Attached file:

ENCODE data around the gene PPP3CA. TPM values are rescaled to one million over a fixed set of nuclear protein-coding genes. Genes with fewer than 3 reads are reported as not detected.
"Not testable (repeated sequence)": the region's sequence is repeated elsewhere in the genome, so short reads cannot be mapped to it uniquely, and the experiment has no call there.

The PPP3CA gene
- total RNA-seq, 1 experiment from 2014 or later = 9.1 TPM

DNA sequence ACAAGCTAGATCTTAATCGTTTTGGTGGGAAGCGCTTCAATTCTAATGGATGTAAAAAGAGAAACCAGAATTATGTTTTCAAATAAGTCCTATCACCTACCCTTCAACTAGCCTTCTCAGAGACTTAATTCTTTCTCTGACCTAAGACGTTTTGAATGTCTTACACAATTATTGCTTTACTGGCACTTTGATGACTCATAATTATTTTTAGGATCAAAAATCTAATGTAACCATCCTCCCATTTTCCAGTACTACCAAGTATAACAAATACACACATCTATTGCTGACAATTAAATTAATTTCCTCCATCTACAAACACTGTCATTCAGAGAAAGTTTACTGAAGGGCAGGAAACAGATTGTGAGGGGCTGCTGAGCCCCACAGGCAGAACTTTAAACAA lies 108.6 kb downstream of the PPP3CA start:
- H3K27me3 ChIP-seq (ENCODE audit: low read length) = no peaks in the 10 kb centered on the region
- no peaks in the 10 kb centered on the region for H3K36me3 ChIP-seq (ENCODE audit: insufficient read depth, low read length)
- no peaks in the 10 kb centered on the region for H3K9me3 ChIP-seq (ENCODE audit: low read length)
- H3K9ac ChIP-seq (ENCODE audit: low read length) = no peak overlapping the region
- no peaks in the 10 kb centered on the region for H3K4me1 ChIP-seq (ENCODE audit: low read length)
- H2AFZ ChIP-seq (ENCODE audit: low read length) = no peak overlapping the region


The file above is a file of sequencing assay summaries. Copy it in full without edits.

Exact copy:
ENCODE data around the gene PPP3CA. TPM values are rescaled to one million over a fixed set of nuclear protein-coding genes. Genes with fewer than 3 reads are reported as not detected.
"Not testable (repeated sequence)": the region's sequence is repeated elsewhere in the genome, so short reads cannot be mapped to it uniquely, and the experiment has no call there.

The PPP3CA gene
- total RNA-seq, 1 experiment from 2014 or later = 9.1 TPM

DNA sequence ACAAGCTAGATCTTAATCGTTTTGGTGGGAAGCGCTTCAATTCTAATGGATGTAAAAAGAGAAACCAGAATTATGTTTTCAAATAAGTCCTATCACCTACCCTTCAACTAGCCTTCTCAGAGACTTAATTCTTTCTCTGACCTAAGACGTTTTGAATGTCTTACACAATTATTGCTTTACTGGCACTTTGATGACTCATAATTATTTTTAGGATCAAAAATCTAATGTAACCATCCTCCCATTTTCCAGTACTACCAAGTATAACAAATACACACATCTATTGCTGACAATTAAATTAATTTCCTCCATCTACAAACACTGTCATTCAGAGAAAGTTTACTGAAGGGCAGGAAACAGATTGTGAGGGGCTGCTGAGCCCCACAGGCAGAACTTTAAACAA lies 108.6 kb downstream of the PPP3CA start:
- H3K27me3 ChIP-seq (ENCODE audit: low read length) = no peaks in the 10 kb centered on the region
- no peaks in the 10 kb centered on the region for H3K36me3 ChIP-seq (ENCODE audit: insufficient read depth, low read length)
- no peaks in the 10 kb centered on the region for H3K9me3 ChIP-seq (ENCODE audit: low read length)
- H3K9ac ChIP-seq (ENCODE audit: low read length) = no peak overlapping the region
- no peaks in the 10 kb centered on the region for H3K4me1 ChIP-seq (ENCODE audit: low read length)
- H2AFZ ChIP-seq (ENCODE audit: low read length) = no peak overlapping the region